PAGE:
Key Verse: Give thanks to the Lord, for he is good! His faithful love endures forever. Psalm 136:1
Two pieces of Irish silverware have been preserved for centuries which give us a glimpse into the history of deity worship. The Gundestrup Cauldron was fashioned around 100 years before the birth of Christ and depicts gods eating and cooking human beings, demanding appeasement from torturous human sacrifice. The second item, the Ardagh Chalice, was created over 700 years after Christ had walked the earth and Ireland had become a somewhat Christian nation. Its design is simple and elegant, and speaks of peace and love. When Christians drink communion from this cup, they are reminded that God sacrificed his body for us and not the other way round. Our God is good.
These two cups show the difference between our God of goodness and love, and every other deities that demand from us. In ancient Israel the people ‘started following after other gods’ such as Baal who made them sacrifice their children to please Baal, but our God made his own beloved son a sacrifice for our sakes. God is good.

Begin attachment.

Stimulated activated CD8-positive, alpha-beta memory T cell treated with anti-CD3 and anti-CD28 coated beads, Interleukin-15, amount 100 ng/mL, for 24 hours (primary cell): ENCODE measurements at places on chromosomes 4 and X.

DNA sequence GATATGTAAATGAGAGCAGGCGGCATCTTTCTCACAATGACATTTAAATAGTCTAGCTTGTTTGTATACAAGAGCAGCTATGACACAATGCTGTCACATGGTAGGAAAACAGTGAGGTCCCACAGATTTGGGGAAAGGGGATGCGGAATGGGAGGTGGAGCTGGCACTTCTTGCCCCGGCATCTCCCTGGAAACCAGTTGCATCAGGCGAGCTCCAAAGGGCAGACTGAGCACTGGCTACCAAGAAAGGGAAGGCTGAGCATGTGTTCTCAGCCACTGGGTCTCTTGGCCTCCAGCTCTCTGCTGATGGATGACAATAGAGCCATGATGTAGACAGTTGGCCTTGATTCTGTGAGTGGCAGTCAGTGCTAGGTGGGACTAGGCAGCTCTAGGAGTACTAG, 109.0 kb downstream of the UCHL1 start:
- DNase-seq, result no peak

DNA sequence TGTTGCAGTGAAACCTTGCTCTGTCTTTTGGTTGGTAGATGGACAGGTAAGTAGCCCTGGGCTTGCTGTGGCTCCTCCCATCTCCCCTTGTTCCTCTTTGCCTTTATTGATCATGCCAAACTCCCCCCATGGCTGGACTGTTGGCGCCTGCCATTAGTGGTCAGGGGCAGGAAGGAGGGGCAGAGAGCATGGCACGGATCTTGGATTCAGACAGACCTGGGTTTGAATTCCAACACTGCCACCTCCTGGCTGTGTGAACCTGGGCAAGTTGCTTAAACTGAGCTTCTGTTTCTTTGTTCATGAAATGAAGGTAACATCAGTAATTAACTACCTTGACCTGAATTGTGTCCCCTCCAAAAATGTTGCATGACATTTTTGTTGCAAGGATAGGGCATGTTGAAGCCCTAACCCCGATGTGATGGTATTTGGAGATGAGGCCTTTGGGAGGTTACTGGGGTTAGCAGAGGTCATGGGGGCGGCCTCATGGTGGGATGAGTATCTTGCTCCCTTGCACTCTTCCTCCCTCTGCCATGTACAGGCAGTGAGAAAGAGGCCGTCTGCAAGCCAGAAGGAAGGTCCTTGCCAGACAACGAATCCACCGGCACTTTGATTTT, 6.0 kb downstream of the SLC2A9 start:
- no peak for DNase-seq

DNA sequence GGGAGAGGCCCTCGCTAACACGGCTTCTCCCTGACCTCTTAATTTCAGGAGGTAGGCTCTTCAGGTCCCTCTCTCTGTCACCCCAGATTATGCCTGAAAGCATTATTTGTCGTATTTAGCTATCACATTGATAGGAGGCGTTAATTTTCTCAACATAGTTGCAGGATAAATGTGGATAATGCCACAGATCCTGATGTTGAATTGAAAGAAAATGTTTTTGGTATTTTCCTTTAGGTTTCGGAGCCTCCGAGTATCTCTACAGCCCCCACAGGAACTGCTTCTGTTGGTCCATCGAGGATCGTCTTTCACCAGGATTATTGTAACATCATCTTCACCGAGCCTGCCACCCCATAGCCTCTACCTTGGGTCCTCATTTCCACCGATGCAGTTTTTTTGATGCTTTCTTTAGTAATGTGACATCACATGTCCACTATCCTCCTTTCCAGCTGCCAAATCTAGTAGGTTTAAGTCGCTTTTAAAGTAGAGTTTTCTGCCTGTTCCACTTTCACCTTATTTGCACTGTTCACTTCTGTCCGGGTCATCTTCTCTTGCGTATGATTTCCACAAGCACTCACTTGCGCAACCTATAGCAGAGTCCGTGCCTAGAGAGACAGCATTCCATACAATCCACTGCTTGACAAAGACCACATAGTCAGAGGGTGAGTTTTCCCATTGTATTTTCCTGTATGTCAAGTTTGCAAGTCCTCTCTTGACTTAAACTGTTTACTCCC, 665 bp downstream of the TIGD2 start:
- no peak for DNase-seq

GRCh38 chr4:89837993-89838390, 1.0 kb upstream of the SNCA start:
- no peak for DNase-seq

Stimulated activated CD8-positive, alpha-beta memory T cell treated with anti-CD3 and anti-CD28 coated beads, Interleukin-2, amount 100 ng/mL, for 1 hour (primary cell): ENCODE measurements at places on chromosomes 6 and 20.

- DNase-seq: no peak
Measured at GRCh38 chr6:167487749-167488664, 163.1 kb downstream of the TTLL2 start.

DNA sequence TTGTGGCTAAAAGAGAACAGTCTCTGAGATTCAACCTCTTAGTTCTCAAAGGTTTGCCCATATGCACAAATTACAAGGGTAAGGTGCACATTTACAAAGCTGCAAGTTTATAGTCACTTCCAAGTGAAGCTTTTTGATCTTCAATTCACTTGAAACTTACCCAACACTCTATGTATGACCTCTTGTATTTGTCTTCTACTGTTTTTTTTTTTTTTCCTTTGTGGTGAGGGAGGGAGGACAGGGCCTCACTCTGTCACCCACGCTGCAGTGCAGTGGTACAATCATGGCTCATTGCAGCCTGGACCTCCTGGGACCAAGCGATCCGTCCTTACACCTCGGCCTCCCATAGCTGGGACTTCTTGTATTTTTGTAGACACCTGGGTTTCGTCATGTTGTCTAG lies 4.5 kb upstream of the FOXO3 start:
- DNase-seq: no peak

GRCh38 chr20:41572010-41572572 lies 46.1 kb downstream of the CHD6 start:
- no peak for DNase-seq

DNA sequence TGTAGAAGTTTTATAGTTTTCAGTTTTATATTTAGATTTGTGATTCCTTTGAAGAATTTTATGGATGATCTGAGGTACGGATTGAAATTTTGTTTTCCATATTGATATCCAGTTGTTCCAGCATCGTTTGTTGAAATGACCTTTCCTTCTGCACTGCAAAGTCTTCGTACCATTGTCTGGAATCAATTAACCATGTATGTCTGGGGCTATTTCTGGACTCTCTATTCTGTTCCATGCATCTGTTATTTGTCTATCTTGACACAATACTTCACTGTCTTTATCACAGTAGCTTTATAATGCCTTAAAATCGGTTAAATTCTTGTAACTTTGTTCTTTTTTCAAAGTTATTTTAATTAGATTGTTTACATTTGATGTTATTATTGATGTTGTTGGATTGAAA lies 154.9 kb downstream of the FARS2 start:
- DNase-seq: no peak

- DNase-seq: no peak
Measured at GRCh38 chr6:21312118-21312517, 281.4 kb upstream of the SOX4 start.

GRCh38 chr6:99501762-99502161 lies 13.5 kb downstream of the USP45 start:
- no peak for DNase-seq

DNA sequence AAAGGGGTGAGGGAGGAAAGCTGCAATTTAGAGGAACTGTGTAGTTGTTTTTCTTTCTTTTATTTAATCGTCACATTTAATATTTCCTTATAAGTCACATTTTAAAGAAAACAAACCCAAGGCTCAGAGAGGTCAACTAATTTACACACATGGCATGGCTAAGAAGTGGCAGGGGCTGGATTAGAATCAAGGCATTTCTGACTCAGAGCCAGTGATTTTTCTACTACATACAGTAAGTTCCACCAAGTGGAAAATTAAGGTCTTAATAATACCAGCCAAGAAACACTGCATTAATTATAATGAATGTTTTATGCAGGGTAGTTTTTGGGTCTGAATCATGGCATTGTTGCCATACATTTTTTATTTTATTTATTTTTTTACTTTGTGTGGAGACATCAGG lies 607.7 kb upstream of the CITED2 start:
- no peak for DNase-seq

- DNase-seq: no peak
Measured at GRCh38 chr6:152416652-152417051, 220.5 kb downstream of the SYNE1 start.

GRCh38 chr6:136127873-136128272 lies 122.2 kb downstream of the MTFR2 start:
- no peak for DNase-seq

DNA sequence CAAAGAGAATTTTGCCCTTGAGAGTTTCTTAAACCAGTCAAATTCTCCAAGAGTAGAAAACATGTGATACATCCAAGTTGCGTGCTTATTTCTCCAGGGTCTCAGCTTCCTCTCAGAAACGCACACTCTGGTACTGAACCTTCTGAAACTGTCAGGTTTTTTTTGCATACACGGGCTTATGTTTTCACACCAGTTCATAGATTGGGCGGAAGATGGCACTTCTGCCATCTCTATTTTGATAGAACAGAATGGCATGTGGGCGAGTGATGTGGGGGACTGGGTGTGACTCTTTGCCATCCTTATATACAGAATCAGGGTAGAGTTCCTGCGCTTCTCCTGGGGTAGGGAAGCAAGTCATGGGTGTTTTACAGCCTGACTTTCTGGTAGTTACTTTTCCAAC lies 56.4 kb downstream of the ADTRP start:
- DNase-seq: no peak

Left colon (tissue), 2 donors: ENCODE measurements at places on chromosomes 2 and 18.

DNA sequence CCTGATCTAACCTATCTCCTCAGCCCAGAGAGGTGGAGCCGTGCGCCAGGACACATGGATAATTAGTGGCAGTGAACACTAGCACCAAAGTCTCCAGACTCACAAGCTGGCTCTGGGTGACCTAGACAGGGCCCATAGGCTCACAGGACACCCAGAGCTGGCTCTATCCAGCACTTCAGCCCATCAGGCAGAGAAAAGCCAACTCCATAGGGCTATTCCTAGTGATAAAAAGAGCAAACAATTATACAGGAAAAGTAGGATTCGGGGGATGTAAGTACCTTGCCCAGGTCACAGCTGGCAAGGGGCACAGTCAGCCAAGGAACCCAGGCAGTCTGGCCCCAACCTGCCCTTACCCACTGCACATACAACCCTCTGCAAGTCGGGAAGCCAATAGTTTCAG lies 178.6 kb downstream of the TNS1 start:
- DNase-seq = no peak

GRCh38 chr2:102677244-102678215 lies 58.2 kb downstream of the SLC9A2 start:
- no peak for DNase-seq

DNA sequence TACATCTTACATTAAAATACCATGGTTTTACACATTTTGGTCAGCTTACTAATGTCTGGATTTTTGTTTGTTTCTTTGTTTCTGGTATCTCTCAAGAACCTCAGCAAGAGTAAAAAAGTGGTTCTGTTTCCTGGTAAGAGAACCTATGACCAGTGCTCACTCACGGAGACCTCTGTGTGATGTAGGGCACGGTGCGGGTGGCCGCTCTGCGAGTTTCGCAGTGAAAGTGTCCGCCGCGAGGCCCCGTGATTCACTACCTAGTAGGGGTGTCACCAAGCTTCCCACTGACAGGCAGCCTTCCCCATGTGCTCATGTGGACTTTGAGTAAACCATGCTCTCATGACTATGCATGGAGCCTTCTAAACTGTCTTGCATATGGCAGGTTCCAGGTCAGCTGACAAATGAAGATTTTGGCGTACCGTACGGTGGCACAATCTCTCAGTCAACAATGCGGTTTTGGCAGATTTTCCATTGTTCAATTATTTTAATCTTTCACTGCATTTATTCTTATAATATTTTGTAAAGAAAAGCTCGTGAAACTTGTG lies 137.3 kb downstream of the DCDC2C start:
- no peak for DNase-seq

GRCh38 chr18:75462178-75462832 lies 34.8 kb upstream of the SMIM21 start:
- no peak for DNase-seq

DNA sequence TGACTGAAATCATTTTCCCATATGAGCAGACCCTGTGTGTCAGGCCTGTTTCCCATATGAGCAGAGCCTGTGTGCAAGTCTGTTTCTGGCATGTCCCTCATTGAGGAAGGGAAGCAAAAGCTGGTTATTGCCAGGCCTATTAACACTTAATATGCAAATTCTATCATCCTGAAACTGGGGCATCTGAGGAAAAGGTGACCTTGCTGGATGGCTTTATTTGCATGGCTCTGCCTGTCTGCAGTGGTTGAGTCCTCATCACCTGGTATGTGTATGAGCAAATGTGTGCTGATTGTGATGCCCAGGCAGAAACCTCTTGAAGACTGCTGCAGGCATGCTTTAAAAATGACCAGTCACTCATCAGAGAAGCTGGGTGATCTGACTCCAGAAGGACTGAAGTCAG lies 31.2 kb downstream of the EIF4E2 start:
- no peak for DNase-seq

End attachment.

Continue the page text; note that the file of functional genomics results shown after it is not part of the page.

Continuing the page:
Greek and Roman deities followed suit in the same path as Baal, and people sacrificed animals and humans yet again in large dedicated temples to keep them happy. If there was an earthquake, it was because ‘the gods’ were displeased and so they fulfilled the bloodlust they required in a way distorted from the path which God showed the Israelites to cover sins until the Messiah came.
1 John reminds us that ‘God is light and in Him is no darkness at all.’ Everything that is holy, everything that is perfect, everything that is blameless, everything that is fundamentally good is found in God and flows directly from Him. One of the fruits of God’s Spirit who works within us is goodness, as we are transformed into his image by drawing closer to this source of goodness. God is good, all the time, and we can rest in his goodness as it follows us day and night as Psalm 23 declares.